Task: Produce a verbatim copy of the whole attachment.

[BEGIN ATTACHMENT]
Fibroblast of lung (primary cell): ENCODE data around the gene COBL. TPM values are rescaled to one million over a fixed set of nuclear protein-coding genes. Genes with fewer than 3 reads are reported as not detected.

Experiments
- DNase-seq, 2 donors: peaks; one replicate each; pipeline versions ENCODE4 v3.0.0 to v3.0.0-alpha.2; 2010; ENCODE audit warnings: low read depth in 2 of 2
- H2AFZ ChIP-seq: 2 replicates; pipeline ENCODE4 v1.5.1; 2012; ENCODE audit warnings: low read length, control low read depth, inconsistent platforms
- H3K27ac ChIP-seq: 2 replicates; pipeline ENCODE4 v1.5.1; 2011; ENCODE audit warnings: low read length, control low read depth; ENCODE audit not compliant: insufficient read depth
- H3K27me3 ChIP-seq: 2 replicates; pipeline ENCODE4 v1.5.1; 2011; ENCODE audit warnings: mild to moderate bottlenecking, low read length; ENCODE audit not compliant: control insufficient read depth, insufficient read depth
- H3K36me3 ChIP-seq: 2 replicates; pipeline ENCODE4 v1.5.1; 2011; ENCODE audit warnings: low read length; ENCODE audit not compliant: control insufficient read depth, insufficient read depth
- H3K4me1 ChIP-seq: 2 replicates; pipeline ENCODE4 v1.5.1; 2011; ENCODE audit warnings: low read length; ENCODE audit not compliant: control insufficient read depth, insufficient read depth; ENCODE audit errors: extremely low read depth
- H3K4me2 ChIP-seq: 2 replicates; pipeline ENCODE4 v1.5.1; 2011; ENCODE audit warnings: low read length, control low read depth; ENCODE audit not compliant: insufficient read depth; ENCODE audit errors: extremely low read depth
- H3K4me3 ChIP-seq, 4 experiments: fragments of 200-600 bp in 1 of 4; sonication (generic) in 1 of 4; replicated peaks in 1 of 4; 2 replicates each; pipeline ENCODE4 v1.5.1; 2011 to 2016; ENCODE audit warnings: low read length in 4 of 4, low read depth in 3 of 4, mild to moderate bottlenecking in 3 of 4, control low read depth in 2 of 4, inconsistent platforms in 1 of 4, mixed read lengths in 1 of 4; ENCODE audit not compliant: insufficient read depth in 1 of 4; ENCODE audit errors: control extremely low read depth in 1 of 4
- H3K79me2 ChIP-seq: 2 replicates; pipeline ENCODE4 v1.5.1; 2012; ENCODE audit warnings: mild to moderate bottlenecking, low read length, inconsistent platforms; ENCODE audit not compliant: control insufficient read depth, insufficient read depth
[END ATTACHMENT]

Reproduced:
Fibroblast of lung (primary cell): ENCODE data around the gene COBL. TPM values are rescaled to one million over a fixed set of nuclear protein-coding genes. Genes with fewer than 3 reads are reported as not detected.

Experiments
- DNase-seq, 2 donors: peaks; one replicate each; pipeline versions ENCODE4 v3.0.0 to v3.0.0-alpha.2; 2010; ENCODE audit warnings: low read depth in 2 of 2
- H2AFZ ChIP-seq: 2 replicates; pipeline ENCODE4 v1.5.1; 2012; ENCODE audit warnings: low read length, control low read depth, inconsistent platforms
- H3K27ac ChIP-seq: 2 replicates; pipeline ENCODE4 v1.5.1; 2011; ENCODE audit warnings: low read length, control low read depth; ENCODE audit not compliant: insufficient read depth
- H3K27me3 ChIP-seq: 2 replicates; pipeline ENCODE4 v1.5.1; 2011; ENCODE audit warnings: mild to moderate bottlenecking, low read length; ENCODE audit not compliant: control insufficient read depth, insufficient read depth
- H3K36me3 ChIP-seq: 2 replicates; pipeline ENCODE4 v1.5.1; 2011; ENCODE audit warnings: low read length; ENCODE audit not compliant: control insufficient read depth, insufficient read depth
- H3K4me1 ChIP-seq: 2 replicates; pipeline ENCODE4 v1.5.1; 2011; ENCODE audit warnings: low read length; ENCODE audit not compliant: control insufficient read depth, insufficient read depth; ENCODE audit errors: extremely low read depth
- H3K4me2 ChIP-seq: 2 replicates; pipeline ENCODE4 v1.5.1; 2011; ENCODE audit warnings: low read length, control low read depth; ENCODE audit not compliant: insufficient read depth; ENCODE audit errors: extremely low read depth
- H3K4me3 ChIP-seq, 4 experiments: fragments of 200-600 bp in 1 of 4; sonication (generic) in 1 of 4; replicated peaks in 1 of 4; 2 replicates each; pipeline ENCODE4 v1.5.1; 2011 to 2016; ENCODE audit warnings: low read length in 4 of 4, low read depth in 3 of 4, mild to moderate bottlenecking in 3 of 4, control low read depth in 2 of 4, inconsistent platforms in 1 of 4, mixed read lengths in 1 of 4; ENCODE audit not compliant: insufficient read depth in 1 of 4; ENCODE audit errors: control extremely low read depth in 1 of 4
- H3K79me2 ChIP-seq: 2 replicates; pipeline ENCODE4 v1.5.1; 2012; ENCODE audit warnings: mild to moderate bottlenecking, low read length, inconsistent platforms; ENCODE audit not compliant: control insufficient read depth, insufficient read depth